Mount Kenya, the country’s highest mountain, has its higher slopes permanently covered in snow, even though it sits astride the equator and is becoming increasingly popular with mountaineers from all over the world. Although conceived as a recreation area, the park has a good and varied population of wildlife. Elephant, buffalo and rhino are frequently seen and birdlife too is varied. Walking through the forests you are sure to see a flash of vivid red as a Hartlaub’s turaco flies ahead. Around the base of Mount Kenya are a number of hotel and lodges with the plush Mount Kenya Safari Club, for guests who demand the utmost in comfort and luxury.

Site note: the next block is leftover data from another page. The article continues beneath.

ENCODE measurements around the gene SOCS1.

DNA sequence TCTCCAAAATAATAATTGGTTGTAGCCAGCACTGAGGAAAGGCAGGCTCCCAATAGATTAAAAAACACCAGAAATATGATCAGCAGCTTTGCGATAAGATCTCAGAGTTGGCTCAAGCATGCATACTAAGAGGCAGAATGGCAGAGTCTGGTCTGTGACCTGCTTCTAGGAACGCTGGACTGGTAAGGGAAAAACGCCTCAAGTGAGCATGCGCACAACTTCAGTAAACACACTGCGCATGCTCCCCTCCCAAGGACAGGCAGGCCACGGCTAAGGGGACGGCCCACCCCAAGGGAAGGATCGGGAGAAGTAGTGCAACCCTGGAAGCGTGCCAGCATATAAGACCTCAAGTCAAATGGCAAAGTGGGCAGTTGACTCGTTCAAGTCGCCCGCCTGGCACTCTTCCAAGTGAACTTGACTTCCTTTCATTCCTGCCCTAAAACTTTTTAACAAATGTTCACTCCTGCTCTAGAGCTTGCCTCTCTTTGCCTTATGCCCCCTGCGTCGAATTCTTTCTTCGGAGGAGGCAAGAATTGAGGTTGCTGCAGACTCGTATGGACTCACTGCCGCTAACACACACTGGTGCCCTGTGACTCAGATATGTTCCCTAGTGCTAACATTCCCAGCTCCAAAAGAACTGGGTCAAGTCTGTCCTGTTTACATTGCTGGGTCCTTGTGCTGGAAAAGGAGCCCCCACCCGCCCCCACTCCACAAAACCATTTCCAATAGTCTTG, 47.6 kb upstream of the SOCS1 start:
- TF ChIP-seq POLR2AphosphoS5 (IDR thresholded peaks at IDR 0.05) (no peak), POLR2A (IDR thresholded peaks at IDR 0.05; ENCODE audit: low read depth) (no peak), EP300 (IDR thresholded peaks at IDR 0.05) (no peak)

The park was created around Africa’s second-highest mountain. It straddles the equator and covers more than 715 sq km. Mount Kenya is seen as sacred by the Kikuyu people, as there is said to be a god who lives here. The mountain’s snow-capped peaks can be seen on clear days, but are often enclosed in low cloud cover. With altitudes ranging from 1,600m to 5,200m, the summit is a difficult technical climb, but the lesser peak of Point Lenana (4,985m) can be reached by fit trekkers. This trek takes between three and five days through a fascinating world of low-lying forests, unique montane vegetation and one of the world’s rarest sights, equatorial snow. Common species found on the hills are giant forest hog, tree hyrax, white-tailed mongoose, elephant, buffalo, suni, duiker, leopard, black rhino, bushbuck, bongo and a type of ‘golden cat’. Mountain buzzards, tinker birds and various louries are also found here. For those who do not want to climb the mountain, its highlands are a lovely place to explore.